Immigration documentary's protagonist faces deportation


MIAMI (AP) — The protagonist of an award-winning documentary chronicling the plight of immigrants held at a for-profit facility was supposed to be celebrating at a film premiere in Miami. Instead, Claudio Rojas is back at another immigration detention facility’s cell, facing deportation.

Sandy Pineda, his attorney, said Rojas has been taken into custody again, years after his release.

Rojas, 53, was complying with a periodic visit that is required by the government when he was jailed last week. The Argentine faces deportation after being denied a request that allows certain immigrants who are in the country illegally to stay, despite a pending visa application, Pineda said.

Rojas was scheduled to attend the Miami premiere of “The Infiltrators” on Tuesday.

The documentary won two awards at the Sundance Film Festival last month. It centers on a mission to infiltrate the detention facility to get Rojas and others out in 2012, when Rojas was detained for overstaying his visa.

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“We were supposed to be celebrating here in Florida, his participation in this award-winning Sundance film,” said the film’s co-director Alex Rivera. “What can be said? It’s very upsetting.”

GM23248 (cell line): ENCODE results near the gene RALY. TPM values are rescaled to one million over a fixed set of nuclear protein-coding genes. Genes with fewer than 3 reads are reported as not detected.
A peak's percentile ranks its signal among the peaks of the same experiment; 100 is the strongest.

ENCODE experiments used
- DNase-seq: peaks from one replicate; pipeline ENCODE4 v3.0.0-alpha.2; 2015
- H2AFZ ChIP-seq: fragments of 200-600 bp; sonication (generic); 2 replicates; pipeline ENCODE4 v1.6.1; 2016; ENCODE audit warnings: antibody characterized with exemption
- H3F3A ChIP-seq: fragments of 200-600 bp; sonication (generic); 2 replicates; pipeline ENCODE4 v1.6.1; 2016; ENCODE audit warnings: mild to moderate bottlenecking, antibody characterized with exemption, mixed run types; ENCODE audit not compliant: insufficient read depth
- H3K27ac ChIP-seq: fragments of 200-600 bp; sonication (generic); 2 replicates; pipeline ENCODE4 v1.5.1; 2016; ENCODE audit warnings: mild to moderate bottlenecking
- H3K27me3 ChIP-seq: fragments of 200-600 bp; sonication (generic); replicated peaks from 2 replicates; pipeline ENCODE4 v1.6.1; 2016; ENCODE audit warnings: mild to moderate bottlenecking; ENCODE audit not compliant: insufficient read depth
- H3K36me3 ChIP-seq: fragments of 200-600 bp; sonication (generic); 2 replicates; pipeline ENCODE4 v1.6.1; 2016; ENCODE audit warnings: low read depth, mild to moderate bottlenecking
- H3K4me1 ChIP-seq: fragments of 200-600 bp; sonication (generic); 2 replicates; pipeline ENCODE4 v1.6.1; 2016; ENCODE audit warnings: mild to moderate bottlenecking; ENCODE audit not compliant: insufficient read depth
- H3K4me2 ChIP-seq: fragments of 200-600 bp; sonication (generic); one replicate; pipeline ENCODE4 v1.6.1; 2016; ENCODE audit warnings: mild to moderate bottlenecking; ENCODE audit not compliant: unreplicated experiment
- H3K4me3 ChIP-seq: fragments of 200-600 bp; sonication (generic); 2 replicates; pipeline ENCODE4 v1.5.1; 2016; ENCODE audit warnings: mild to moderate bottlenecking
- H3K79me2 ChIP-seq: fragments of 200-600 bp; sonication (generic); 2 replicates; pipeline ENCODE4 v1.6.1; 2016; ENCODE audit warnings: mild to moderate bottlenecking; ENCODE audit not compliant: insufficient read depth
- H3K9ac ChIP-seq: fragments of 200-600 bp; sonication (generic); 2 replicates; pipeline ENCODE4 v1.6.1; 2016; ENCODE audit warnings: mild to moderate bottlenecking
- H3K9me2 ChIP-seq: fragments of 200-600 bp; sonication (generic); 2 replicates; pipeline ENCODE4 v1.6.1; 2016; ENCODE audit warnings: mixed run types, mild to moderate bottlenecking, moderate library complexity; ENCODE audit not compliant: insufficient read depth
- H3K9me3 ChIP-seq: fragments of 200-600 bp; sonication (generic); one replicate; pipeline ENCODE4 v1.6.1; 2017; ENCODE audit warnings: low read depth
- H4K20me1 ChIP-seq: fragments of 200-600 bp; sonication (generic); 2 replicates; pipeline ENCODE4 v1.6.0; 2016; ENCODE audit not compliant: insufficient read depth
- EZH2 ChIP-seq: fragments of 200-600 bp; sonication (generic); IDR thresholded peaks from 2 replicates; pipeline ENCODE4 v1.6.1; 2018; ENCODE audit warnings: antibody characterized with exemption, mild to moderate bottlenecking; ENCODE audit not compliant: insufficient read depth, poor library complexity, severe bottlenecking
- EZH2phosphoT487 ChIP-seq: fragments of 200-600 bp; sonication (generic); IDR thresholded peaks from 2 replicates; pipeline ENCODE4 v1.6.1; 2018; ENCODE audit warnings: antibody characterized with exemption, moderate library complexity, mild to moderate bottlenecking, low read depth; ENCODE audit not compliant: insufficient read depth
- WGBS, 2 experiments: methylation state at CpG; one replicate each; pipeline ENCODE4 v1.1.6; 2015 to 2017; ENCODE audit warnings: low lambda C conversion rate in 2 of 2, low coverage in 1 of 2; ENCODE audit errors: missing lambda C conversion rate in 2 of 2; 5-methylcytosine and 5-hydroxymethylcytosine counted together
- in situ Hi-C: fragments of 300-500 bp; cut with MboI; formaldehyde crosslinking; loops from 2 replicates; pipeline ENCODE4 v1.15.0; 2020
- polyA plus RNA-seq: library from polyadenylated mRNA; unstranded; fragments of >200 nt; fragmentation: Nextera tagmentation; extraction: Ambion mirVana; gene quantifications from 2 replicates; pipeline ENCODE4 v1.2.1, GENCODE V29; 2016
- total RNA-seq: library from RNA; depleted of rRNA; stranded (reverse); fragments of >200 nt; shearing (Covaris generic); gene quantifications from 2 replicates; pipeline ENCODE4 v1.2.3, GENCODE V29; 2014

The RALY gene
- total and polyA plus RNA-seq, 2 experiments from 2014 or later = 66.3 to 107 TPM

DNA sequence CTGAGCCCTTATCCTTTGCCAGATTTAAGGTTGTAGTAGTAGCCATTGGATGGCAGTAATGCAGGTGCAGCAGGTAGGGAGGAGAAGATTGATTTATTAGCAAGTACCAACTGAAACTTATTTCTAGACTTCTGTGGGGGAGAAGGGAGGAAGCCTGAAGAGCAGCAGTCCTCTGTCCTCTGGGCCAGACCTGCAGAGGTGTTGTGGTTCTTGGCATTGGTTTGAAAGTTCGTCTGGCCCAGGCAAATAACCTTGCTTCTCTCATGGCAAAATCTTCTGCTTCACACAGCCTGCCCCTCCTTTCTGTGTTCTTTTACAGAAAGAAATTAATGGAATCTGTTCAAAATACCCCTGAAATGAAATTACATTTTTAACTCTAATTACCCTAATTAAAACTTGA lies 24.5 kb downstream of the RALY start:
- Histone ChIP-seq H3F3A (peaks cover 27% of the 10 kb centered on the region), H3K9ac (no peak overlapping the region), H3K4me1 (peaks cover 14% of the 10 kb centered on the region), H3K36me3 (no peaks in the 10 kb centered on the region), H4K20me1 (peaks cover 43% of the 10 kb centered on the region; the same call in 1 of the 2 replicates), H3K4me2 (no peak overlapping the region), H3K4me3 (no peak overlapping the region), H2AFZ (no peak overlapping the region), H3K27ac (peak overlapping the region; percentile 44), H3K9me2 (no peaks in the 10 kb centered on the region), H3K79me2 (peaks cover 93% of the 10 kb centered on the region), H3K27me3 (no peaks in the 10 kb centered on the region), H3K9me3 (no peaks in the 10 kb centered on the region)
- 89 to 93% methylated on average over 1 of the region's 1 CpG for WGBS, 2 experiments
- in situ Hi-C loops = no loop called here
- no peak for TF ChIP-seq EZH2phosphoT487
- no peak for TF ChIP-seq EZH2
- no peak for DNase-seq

U.S. Immigration and Customs Enforcement said it could not comment on this case.

Pineda said Rojas had applied for a T visa, which allows victims of human trafficking to live and work temporarily in the United States. The attorney would not comment on the case and only said agents from the Labor Department were interviewing Rojas on Monday because “there is an ongoing investigation about his victimization by his former employer.”

But the officers who detained him appeared to not know about his pending application or even the kind of visa, Pineda said.

In 2017, the immigration agency had asked the lawyer to file newspaper clippings of hunger strikes Rojas staged in 2012 at Broward Transitional Center, the for-profit detention facility in Pompano Beach, Florida.

It was around that time that three young immigrant activists got detained on purpose to infiltrate the facility, find Rojas and document cases of others inside there who had no criminal record and were held for months at a time. The purpose was to fight the claim by then-President Barack Obama that immigration enforcement focused on criminals.

“Claudio was the center of the story,” said Rivera, the filmmaker. Rivera said Rojas helped free many other immigrants from detention.

The nonprofit organization Dream Activist began collecting signatures on Monday to deliver to federal lawmakers, urging them to help stop his deportation.

Emiliano Rojas said his father was excited to be at the premiere in Miami and have a reunion with others who had also been detained in 2012.

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“He had a hotel room booked where he was going to stay with my mom in downtown Miami,” Emiliano Rojas said. “It feels horrible. We are going through the same thing all over again.”

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